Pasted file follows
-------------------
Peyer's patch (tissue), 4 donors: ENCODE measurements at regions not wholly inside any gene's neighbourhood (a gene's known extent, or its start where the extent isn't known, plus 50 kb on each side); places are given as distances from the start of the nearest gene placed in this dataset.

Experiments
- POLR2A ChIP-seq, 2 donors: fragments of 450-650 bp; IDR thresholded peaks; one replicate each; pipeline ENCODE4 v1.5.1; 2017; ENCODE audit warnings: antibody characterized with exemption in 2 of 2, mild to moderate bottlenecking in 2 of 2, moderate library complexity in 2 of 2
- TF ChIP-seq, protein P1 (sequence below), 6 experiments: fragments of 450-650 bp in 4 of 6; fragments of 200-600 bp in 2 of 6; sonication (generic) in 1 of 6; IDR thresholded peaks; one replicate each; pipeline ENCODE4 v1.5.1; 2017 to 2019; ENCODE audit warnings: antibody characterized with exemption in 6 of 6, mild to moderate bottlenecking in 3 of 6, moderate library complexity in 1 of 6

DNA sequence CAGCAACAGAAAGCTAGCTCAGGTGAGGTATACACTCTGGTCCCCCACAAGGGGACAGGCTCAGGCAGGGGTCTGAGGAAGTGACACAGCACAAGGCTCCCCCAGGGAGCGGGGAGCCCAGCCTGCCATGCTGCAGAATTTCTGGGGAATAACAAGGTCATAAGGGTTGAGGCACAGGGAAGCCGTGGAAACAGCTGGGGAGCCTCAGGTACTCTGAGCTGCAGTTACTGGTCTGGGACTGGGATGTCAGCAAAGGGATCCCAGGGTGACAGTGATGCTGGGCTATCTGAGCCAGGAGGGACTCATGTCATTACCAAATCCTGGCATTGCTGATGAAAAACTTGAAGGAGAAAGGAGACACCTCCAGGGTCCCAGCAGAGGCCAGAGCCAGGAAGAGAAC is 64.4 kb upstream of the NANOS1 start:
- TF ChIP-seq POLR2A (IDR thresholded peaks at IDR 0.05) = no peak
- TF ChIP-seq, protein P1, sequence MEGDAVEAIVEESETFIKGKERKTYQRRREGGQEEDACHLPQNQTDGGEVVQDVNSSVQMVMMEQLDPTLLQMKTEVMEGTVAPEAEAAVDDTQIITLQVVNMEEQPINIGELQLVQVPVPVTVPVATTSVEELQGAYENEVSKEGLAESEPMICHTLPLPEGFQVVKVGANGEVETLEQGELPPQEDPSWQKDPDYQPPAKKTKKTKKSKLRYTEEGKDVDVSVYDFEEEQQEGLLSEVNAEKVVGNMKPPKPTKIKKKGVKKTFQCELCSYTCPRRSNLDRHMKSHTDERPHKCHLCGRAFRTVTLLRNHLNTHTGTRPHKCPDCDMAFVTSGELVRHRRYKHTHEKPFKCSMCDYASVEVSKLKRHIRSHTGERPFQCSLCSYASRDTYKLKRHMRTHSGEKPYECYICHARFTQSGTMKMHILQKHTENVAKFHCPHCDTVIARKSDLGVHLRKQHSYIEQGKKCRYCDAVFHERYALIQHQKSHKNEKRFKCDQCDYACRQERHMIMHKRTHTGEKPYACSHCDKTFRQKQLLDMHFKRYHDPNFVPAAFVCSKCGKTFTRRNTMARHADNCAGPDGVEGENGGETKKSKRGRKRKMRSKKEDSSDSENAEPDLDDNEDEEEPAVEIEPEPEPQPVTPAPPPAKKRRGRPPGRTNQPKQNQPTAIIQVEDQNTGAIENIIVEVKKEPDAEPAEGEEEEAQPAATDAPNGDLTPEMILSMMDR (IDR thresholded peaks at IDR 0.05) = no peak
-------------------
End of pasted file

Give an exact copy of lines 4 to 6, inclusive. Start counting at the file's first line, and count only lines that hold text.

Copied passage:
- TF ChIP-seq, protein P1 (sequence below), 6 experiments: fragments of 450-650 bp in 4 of 6; fragments of 200-600 bp in 2 of 6; sonication (generic) in 1 of 6; IDR thresholded peaks; one replicate each; pipeline ENCODE4 v1.5.1; 2017 to 2019; ENCODE audit warnings: antibody characterized with exemption in 6 of 6, mild to moderate bottlenecking in 3 of 6, moderate library complexity in 1 of 6

DNA sequence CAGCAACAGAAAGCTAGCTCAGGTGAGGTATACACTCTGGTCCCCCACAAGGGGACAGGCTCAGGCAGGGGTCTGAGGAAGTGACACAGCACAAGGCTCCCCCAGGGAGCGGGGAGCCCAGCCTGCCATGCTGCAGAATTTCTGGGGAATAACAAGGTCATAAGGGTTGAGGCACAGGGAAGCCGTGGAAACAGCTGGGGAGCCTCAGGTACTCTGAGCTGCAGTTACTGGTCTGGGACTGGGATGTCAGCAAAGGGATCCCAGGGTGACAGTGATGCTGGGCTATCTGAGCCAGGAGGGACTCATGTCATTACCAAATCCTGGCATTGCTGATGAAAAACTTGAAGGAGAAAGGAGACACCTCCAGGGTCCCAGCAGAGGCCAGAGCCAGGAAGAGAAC is 64.4 kb upstream of the NANOS1 start:
- TF ChIP-seq POLR2A (IDR thresholded peaks at IDR 0.05) = no peak